State funding process widens divide

Equity Plan, Measure E allocations undermine campus safety, success

By The Advocate, Editorial Staff

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Equity does not mean equality. Equity is giving people who need the most help a chance to live a better life than the one they were born into.

In American society that need is unfortunately determined by gender, culture, religion or race.

Even with a new “growth” allocation method implemented, the California Community College Chancellor’s Office should give these socio-economic conditions more weight and provide equitable funding to colleges that are at risk of a natural disaster, who suffer low retention and transfer rates for minority groups and have a disproportionate percentage of low-income students — and not the college with the most FTES — which is funded at one or more students enrolled in 15 units.

While Contra Costa College is the smallest campus in terms of enrollment and size in the district, it has the most diverse student population of low-income, first generation, students compared to Los Medanos College and Diablo Valley College.

Yet, our sister colleges received more funding under the Measure E bond passed by voters in 2014 and in one-time funds for equity programs from the state.

It should be recognized that the district subsidized costs to help renovate a campus with an average building age of 39 years by allocating $23 million from what it got from Measure E, an infrastructure project bond passed in 2014.  

The original allocation from the state would have granted CCC, LMC and DVC $61 million, $83 million and $182 million respectively.

And the efforts made by the chief facilities planner and his teams to pull from bond Measure A (2006) to increase it to $95 million are appreciated. 

The average age of the buildings on campus is 39 years, the oldest in the district, and the campus is bisected by what the United States Geological Survey considers the fault most likely to create a temblor of 6.7 or greater in the next 36 years — the Hayward Fault.   

Despite the efforts of the district, it was not enough to demolish, only renovate, the oldest building on campus, the Gymnasium (1955) or even include the Art Building, on the supplemented Measure E plan.

Both of these buildings are considered “questionable” for a public institution in a Seismic Mitigation Report complied by Thornton Tomasetti in 2012.

While the new Campus Center and Classroom project will provide a structurally sound learning environment when it opens at the outset of the 2016 fall semester, there will be a lack of programs for students struggling in target areas addressed in CCC’s Equity Plan because of an inequitable allocation.

According to CCC’s Equity Plan, compiled by HSI/STEM manager Mayra Padilla, programs that primarily target access, course completion and transfer based on race, income and gender will be allocated about $538,700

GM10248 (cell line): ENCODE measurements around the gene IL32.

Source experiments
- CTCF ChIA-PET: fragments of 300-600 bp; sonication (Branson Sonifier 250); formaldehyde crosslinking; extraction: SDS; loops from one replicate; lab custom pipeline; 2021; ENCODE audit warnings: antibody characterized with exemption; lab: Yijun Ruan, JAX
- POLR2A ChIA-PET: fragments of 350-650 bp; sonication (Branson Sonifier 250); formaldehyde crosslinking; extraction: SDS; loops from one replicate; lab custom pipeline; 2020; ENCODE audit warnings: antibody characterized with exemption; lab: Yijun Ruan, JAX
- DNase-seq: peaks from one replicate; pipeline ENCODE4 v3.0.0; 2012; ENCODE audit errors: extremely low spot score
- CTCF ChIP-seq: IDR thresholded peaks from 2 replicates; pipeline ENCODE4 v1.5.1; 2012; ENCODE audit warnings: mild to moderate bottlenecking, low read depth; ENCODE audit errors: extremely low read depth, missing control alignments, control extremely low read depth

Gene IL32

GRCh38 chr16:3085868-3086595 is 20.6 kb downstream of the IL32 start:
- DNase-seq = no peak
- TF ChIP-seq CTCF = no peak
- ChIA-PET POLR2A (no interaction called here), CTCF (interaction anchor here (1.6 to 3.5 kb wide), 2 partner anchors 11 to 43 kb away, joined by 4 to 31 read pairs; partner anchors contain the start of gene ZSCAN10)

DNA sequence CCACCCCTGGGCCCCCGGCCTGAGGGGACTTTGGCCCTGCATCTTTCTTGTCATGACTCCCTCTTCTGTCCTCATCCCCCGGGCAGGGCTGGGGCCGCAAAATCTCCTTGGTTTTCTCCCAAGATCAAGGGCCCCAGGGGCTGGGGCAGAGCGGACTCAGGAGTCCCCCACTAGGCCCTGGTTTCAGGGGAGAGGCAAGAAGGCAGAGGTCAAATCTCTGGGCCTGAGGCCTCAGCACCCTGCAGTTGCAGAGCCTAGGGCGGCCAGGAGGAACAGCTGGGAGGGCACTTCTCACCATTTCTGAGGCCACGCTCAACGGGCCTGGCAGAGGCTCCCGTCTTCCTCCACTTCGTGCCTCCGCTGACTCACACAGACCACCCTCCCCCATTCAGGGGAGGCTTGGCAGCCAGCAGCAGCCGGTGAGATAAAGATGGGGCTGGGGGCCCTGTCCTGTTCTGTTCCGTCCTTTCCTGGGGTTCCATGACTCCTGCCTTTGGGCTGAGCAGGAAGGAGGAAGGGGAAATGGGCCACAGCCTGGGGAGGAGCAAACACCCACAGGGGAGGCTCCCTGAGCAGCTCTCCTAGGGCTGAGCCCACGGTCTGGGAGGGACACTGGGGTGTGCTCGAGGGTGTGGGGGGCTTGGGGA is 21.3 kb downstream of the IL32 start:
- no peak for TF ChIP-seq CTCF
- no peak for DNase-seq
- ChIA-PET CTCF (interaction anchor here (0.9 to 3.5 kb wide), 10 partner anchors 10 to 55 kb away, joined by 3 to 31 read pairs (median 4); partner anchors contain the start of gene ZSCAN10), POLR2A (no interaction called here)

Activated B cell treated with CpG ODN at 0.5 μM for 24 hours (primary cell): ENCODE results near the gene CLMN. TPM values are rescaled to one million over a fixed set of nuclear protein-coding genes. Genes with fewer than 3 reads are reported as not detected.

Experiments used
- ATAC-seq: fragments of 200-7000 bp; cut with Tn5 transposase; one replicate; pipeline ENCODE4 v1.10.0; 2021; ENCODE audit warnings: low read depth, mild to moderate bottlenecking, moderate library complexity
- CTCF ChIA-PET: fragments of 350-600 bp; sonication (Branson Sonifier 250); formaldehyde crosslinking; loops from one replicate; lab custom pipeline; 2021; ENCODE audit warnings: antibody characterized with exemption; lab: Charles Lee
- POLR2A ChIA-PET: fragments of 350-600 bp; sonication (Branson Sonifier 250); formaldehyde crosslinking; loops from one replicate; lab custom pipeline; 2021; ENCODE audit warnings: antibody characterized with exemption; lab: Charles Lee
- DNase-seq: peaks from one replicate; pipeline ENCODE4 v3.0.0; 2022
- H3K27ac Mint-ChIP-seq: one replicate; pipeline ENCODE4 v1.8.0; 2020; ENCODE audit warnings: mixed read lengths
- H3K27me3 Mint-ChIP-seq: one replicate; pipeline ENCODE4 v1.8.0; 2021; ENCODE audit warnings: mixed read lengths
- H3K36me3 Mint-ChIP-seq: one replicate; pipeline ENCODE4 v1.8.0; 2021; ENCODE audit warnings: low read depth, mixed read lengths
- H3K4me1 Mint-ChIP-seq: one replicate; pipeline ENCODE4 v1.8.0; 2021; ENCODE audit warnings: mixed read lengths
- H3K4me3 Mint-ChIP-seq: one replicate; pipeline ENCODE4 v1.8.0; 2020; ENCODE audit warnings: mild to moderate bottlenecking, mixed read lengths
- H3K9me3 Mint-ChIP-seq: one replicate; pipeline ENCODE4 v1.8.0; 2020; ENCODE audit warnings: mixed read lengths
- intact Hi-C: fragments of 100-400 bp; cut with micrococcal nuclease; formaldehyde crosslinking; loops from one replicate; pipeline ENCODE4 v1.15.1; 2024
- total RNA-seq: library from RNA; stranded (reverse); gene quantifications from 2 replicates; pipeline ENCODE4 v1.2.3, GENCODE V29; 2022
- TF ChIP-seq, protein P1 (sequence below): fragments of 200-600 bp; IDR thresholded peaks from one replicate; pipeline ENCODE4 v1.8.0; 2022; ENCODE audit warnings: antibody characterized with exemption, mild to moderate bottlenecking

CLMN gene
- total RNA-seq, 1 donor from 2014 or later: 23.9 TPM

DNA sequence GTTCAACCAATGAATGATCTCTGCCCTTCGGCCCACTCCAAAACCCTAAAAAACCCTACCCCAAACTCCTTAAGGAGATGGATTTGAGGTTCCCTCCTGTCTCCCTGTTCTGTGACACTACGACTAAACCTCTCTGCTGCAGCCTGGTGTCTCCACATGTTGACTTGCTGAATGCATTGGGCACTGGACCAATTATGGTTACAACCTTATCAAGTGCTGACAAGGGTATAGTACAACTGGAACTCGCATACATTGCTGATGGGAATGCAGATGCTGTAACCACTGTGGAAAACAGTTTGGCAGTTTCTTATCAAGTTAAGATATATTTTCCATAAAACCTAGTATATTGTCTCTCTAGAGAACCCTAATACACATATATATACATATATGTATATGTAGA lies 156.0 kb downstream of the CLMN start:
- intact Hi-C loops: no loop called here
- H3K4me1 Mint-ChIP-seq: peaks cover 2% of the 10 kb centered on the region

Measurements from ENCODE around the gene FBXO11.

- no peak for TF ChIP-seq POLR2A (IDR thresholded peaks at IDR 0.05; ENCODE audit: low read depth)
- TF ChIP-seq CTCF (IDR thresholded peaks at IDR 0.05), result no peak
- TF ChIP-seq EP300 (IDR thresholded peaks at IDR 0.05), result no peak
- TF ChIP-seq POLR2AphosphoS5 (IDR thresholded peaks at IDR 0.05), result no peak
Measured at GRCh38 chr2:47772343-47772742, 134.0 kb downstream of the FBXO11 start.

LMC was allocated $736,871 and DVC $1,473,850 for their equity plans. These funds have to be used within one year or else they will no longer be accessible and the drafting process restarts.

This lack of funding to help improve the success rate of students who struggle in these areas not only hurts the college, but it widens a de facto racial and economic divide created by a segregated educational system that was deemed unconstitutional only 42 years ago. 

People forget this campus was built before the Civil Rights Act of 1964, but there are faculty, administration and alums turned community activists who are working to address inequitable funding and end a mistrust minorities have with a system that has marginalized them since America’s inception.

Former college president and alum McKinley Williams said many African-American families who moved into historically white neighborhoods in the late 1950s were referred to as “blockbusters.”

“Rollingwood (right next to CCC) was basically all Caucasian,” Williams said. “I remember getting a call from my friend Thomas Gary late at night. Me and my father rushed over and some people burned a cross on his lawn.

“It was the terror of the times.”

It is unfair to argue that African-Americans, Latinos, Asians and Filipinos are choosing work over college when the public educational system has historically failed to provide adequate support.

But until an educational reform that completely eliminates the FTES metric of funding, that trust will remain broken and enrollment will suffer at CCC.

Improving success rates for people will take time, much more than it has already. There should be enough funding to provide for student safety through modern facilities, access to information about scholarship opportunities and restructure courses and programs to make education relevant.

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